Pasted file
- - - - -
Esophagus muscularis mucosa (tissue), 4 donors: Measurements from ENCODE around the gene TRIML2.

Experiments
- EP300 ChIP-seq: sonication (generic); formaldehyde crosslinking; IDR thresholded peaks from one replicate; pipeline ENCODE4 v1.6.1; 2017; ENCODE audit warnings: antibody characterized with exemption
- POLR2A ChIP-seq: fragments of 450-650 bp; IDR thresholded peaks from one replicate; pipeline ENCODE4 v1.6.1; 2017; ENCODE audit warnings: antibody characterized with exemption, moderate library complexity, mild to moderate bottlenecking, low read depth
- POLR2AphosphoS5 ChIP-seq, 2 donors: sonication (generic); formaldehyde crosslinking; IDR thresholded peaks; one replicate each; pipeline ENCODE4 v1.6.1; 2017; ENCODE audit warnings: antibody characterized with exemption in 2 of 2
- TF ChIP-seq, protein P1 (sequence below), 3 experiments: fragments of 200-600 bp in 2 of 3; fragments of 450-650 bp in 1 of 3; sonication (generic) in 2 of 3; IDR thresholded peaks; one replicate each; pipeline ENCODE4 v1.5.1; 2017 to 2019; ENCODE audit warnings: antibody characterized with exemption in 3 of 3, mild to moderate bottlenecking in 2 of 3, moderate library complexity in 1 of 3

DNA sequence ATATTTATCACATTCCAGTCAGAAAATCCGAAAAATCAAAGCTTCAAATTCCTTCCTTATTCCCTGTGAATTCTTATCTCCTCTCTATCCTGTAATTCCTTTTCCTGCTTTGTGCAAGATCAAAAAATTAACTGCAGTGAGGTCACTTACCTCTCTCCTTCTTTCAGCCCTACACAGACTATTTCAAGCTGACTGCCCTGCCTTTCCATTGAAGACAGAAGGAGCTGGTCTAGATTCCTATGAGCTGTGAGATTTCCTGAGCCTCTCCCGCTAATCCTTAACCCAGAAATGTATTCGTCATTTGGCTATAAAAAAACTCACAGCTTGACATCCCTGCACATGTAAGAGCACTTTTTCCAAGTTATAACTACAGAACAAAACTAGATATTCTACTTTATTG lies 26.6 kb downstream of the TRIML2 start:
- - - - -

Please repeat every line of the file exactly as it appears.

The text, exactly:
Esophagus muscularis mucosa (tissue), 4 donors: Measurements from ENCODE around the gene TRIML2.

Experiments
- EP300 ChIP-seq: sonication (generic); formaldehyde crosslinking; IDR thresholded peaks from one replicate; pipeline ENCODE4 v1.6.1; 2017; ENCODE audit warnings: antibody characterized with exemption
- POLR2A ChIP-seq: fragments of 450-650 bp; IDR thresholded peaks from one replicate; pipeline ENCODE4 v1.6.1; 2017; ENCODE audit warnings: antibody characterized with exemption, moderate library complexity, mild to moderate bottlenecking, low read depth
- POLR2AphosphoS5 ChIP-seq, 2 donors: sonication (generic); formaldehyde crosslinking; IDR thresholded peaks; one replicate each; pipeline ENCODE4 v1.6.1; 2017; ENCODE audit warnings: antibody characterized with exemption in 2 of 2
- TF ChIP-seq, protein P1 (sequence below), 3 experiments: fragments of 200-600 bp in 2 of 3; fragments of 450-650 bp in 1 of 3; sonication (generic) in 2 of 3; IDR thresholded peaks; one replicate each; pipeline ENCODE4 v1.5.1; 2017 to 2019; ENCODE audit warnings: antibody characterized with exemption in 3 of 3, mild to moderate bottlenecking in 2 of 3, moderate library complexity in 1 of 3

DNA sequence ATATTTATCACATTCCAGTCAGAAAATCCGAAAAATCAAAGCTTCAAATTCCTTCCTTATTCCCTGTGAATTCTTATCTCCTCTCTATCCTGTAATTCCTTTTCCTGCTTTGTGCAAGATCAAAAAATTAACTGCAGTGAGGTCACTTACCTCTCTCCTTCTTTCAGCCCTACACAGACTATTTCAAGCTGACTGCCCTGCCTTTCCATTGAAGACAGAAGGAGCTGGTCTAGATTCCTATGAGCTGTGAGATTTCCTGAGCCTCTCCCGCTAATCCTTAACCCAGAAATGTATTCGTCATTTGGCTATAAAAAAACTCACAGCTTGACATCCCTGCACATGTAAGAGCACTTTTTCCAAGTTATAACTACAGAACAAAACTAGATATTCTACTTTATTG lies 26.6 kb downstream of the TRIML2 start: